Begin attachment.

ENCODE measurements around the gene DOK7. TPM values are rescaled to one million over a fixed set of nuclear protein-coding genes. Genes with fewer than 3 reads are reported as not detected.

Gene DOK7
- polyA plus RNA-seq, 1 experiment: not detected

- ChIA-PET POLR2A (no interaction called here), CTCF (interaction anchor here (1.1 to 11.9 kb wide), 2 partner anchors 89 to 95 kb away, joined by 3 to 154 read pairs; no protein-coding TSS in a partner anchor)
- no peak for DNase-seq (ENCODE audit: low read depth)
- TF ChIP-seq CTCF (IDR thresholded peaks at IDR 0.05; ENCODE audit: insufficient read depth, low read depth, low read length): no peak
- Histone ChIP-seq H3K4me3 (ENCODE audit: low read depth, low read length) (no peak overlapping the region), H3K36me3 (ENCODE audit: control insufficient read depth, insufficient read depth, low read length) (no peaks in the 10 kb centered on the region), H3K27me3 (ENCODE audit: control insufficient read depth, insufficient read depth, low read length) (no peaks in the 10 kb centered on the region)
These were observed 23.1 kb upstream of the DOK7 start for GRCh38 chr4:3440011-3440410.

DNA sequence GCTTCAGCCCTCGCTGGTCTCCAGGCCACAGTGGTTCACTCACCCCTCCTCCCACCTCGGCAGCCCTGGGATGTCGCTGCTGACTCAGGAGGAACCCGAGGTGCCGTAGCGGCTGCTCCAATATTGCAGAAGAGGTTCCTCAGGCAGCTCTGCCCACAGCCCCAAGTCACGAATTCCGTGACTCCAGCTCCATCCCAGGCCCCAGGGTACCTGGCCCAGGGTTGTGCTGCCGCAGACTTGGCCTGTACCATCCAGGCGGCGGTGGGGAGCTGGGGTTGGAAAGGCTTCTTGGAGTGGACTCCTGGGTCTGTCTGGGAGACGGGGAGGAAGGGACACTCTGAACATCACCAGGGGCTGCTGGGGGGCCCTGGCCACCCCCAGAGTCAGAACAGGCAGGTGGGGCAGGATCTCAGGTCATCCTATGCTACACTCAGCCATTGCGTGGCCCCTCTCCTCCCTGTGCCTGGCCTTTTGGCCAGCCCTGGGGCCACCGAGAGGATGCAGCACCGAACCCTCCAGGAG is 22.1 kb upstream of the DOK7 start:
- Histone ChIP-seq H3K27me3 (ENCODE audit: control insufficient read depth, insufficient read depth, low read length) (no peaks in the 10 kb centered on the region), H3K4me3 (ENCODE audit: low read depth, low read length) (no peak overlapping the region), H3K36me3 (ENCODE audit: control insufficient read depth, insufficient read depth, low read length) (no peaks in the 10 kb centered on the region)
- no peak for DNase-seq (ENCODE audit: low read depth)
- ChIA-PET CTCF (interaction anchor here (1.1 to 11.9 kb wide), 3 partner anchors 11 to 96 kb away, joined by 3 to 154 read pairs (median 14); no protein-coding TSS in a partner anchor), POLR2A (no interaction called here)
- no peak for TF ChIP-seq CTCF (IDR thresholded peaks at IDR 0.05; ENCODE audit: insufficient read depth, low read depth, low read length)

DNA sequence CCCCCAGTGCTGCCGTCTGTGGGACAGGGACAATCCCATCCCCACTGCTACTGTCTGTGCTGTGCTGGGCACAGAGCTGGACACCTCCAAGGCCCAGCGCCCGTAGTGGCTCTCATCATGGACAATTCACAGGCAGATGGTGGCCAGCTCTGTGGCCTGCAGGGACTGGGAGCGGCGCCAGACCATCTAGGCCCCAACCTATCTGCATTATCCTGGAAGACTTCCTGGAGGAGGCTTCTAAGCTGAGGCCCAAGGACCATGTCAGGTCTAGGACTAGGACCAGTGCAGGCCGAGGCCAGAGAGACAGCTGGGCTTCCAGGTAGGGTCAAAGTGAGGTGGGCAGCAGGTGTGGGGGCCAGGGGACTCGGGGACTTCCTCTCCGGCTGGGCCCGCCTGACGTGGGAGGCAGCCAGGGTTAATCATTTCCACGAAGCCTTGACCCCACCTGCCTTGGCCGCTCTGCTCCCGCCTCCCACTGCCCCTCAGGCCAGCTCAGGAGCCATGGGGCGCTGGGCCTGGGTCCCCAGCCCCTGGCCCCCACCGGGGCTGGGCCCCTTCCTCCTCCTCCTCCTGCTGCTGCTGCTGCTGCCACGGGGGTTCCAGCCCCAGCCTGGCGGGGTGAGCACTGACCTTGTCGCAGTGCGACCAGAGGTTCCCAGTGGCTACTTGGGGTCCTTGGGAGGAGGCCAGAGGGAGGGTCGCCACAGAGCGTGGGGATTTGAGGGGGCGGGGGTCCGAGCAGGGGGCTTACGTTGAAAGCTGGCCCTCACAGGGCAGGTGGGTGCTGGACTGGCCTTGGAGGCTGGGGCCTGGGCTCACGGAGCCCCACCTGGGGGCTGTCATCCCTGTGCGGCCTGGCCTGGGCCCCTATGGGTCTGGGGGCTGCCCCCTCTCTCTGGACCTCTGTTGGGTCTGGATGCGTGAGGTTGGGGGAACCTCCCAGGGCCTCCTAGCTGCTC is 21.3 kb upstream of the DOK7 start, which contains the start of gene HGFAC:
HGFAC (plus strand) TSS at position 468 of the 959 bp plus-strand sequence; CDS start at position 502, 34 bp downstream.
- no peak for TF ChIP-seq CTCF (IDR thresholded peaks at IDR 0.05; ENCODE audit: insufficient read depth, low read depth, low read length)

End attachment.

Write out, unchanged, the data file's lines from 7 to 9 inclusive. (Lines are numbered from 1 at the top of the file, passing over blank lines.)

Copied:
- Histone ChIP-seq H3K4me3 (ENCODE audit: low read depth, low read length) (no peak overlapping the region), H3K36me3 (ENCODE audit: control insufficient read depth, insufficient read depth, low read length) (no peaks in the 10 kb centered on the region), H3K27me3 (ENCODE audit: control insufficient read depth, insufficient read depth, low read length) (no peaks in the 10 kb centered on the region)
These were observed 23.1 kb upstream of the DOK7 start for GRCh38 chr4:3440011-3440410.

DNA sequence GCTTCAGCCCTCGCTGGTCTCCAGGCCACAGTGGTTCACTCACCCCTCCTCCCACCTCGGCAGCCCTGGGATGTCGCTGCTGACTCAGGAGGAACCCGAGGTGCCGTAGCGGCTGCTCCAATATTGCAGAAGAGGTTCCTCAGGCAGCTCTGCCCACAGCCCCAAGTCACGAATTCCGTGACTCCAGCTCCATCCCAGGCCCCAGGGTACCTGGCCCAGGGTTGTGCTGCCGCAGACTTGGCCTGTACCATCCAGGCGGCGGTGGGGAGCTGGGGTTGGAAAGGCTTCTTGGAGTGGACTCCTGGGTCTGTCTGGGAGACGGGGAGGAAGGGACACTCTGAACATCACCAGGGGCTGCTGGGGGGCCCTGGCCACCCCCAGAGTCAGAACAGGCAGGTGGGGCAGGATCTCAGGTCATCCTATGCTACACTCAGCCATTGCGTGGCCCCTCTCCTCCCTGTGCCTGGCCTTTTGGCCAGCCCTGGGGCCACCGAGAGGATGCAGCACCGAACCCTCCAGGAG is 22.1 kb upstream of the DOK7 start: